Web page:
The European Statistical Office released the data on the EU trade balance and retail sales last November in January. Unlike the previous three-month period, the balance showed improvements reaching EUR 19 billion over the period under review, while the October figures were at EUR 14 billion. These results can indicate stronger demand for the European products and services. Still, it is too early to speak about better demand, since the important issue now is that the trade balance stays steadily high for a long period of time, and the rate should be mostly related to expanded export shipments rather than imports.
According to the released statistics, the November retail sales were 0.6% above the anticipated levels. Speaking about the unemployment report, the rate was near the 10-year bottom staying at 7.9%. For reference, this level was observed before the 2008 crisis. At the same time, better performance of the labour market gives reasons for the European Central Bank to tighten monetary policy.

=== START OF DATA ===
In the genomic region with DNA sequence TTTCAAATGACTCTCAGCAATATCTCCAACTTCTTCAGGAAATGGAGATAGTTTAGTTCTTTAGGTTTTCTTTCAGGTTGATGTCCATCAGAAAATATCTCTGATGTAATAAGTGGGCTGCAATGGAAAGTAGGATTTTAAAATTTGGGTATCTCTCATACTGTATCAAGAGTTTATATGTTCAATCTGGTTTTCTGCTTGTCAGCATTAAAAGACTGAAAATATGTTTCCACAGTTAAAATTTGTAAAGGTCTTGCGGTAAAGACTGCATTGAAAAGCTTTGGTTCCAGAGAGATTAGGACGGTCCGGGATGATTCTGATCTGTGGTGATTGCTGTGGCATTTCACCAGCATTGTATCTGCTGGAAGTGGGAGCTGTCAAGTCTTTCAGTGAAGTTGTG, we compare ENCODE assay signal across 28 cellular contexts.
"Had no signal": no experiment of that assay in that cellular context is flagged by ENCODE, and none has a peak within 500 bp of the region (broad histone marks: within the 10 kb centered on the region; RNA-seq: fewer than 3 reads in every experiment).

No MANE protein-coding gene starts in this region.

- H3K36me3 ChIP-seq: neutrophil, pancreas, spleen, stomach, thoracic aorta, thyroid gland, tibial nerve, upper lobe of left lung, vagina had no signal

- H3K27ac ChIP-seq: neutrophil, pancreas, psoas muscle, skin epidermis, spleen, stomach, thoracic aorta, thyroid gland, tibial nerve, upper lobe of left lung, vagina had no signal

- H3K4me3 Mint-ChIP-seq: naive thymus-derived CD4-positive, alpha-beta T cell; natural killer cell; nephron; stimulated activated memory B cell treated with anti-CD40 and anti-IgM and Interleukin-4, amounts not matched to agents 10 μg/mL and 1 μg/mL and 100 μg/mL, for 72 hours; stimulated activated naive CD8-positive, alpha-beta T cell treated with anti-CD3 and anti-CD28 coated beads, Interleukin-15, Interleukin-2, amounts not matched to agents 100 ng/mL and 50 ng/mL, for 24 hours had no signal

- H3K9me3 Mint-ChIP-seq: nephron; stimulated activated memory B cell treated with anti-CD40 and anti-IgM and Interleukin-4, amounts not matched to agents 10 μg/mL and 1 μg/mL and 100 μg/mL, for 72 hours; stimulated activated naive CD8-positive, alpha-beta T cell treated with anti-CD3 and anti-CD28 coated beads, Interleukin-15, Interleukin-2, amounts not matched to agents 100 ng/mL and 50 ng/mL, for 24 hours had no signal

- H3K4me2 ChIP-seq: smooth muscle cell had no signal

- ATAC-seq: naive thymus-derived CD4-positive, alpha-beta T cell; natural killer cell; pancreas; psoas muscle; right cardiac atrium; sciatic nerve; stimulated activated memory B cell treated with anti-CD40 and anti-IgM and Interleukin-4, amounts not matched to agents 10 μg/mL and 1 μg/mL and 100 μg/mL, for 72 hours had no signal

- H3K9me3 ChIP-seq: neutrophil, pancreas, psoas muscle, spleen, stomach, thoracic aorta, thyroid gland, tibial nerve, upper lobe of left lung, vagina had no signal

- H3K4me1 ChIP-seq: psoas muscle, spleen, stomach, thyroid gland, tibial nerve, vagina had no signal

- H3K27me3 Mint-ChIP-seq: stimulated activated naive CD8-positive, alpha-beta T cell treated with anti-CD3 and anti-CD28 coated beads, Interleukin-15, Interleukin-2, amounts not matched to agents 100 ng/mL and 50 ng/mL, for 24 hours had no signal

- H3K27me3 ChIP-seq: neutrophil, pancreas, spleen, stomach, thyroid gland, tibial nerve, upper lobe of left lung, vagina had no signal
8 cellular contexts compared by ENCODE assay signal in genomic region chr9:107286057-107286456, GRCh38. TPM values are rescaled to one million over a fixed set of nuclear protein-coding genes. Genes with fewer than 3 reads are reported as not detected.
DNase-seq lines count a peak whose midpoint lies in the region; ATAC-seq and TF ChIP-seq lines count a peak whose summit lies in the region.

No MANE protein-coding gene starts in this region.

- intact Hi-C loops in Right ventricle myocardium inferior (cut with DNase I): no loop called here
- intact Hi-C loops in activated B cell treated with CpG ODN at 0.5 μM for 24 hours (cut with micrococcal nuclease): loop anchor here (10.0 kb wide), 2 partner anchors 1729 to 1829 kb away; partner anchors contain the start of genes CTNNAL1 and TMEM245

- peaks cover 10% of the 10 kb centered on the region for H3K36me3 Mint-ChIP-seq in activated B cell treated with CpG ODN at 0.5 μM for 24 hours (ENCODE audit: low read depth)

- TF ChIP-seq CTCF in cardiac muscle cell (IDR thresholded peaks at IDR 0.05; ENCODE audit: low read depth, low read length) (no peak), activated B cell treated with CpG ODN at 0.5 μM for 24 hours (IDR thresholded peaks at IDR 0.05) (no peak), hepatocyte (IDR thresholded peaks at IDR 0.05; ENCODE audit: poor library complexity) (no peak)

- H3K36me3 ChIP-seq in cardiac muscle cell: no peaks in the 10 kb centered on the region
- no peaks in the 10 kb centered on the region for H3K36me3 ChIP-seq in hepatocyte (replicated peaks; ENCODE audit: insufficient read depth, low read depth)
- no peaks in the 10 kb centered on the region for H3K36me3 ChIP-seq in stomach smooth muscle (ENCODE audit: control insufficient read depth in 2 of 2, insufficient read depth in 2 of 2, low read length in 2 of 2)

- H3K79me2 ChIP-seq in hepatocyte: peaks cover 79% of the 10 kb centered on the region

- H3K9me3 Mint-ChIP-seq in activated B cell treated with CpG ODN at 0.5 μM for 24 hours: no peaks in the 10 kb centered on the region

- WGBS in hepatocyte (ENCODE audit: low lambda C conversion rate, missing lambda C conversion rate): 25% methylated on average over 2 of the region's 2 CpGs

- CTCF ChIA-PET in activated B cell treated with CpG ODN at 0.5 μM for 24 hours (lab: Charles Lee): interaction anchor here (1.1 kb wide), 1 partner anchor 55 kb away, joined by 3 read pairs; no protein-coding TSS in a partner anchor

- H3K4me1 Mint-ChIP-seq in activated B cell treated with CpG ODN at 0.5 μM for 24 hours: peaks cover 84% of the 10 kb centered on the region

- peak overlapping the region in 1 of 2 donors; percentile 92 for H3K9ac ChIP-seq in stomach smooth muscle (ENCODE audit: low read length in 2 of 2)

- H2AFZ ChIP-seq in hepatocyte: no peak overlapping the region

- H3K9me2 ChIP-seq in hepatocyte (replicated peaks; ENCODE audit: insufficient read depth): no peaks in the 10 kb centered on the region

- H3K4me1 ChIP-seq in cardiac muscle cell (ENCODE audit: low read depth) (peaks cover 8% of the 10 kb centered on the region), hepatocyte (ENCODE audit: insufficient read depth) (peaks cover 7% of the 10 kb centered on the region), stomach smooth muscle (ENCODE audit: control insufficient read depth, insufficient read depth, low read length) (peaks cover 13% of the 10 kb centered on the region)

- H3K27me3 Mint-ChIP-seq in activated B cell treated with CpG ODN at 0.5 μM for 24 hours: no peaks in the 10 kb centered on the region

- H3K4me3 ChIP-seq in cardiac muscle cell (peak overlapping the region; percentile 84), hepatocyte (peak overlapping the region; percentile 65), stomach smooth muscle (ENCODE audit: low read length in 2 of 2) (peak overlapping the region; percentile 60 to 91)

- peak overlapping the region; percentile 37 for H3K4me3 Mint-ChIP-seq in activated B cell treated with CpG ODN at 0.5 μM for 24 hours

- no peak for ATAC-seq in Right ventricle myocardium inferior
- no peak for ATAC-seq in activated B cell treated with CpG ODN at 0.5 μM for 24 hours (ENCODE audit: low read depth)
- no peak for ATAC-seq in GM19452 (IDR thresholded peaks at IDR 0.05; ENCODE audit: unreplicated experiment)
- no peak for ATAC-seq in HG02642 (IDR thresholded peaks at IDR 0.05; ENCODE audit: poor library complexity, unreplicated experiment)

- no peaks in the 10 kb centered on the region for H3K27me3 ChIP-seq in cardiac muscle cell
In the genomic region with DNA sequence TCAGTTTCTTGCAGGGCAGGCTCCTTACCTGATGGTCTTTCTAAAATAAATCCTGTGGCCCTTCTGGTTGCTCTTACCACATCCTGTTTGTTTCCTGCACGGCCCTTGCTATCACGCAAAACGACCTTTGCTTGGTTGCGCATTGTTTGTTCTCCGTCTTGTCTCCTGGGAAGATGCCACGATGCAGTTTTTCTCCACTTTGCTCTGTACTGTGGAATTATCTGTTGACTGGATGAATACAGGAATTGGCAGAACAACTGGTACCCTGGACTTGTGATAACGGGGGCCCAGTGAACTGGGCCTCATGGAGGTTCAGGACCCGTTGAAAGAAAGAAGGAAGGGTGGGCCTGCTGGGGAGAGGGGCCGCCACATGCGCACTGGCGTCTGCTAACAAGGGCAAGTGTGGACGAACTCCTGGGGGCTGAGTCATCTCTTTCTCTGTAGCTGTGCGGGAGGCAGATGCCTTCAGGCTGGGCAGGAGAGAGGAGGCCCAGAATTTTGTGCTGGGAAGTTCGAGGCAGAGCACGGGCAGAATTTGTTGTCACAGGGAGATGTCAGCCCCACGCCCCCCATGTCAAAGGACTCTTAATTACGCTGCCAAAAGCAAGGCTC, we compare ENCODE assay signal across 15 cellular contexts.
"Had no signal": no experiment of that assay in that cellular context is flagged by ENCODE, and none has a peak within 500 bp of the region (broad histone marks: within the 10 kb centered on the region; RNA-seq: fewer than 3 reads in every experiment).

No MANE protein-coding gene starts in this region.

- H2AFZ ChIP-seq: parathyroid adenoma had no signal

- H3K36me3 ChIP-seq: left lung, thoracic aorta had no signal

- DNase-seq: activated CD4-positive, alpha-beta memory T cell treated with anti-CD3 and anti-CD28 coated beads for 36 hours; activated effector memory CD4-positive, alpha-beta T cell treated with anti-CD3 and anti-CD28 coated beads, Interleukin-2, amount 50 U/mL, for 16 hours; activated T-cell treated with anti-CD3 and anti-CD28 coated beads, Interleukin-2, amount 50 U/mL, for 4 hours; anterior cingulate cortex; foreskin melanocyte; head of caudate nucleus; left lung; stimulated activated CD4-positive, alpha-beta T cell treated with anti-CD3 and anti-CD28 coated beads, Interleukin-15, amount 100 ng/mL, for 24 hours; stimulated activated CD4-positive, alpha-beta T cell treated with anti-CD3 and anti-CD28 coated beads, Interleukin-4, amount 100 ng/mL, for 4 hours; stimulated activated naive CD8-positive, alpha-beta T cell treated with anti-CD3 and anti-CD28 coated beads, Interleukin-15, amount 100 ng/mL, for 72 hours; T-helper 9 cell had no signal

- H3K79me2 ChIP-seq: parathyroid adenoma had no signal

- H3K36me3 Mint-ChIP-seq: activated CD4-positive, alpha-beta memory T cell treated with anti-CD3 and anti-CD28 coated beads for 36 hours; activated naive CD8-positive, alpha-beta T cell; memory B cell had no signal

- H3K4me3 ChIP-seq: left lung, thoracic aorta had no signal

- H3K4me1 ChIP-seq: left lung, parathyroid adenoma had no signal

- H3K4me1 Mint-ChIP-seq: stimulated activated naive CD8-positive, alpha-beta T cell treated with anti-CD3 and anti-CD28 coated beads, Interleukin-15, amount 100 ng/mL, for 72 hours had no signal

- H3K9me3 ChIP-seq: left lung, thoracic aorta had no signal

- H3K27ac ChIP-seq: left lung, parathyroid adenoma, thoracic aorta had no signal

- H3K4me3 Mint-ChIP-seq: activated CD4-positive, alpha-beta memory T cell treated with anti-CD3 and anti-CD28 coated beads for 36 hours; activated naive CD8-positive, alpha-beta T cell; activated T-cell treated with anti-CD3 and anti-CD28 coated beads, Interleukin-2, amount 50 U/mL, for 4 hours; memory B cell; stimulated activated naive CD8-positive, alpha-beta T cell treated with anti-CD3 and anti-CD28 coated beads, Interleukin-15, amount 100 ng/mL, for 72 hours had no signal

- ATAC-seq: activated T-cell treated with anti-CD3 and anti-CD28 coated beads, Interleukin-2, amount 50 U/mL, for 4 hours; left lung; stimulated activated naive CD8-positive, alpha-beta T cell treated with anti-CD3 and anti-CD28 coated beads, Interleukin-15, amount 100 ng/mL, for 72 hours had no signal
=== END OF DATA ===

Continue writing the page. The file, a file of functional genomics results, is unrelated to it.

The European regulator also pays attention to inflation. The December inflation report released in mid-January showed that the rate was at 1.6% y-o-y, which is not a positive sign as the ECB believes. Specifically, an optimal level should be 2%. This means that the interest rate increase can be delayed till late 2019 in case of steadily low inflation.
With the economic data covering November and December, it becomes clear that the EU economy is in a good state now. Nevertheless, further sliding of the manufacturing and service sector PMI raises certain concerns. Some market analysts believe that the January levels kept going down.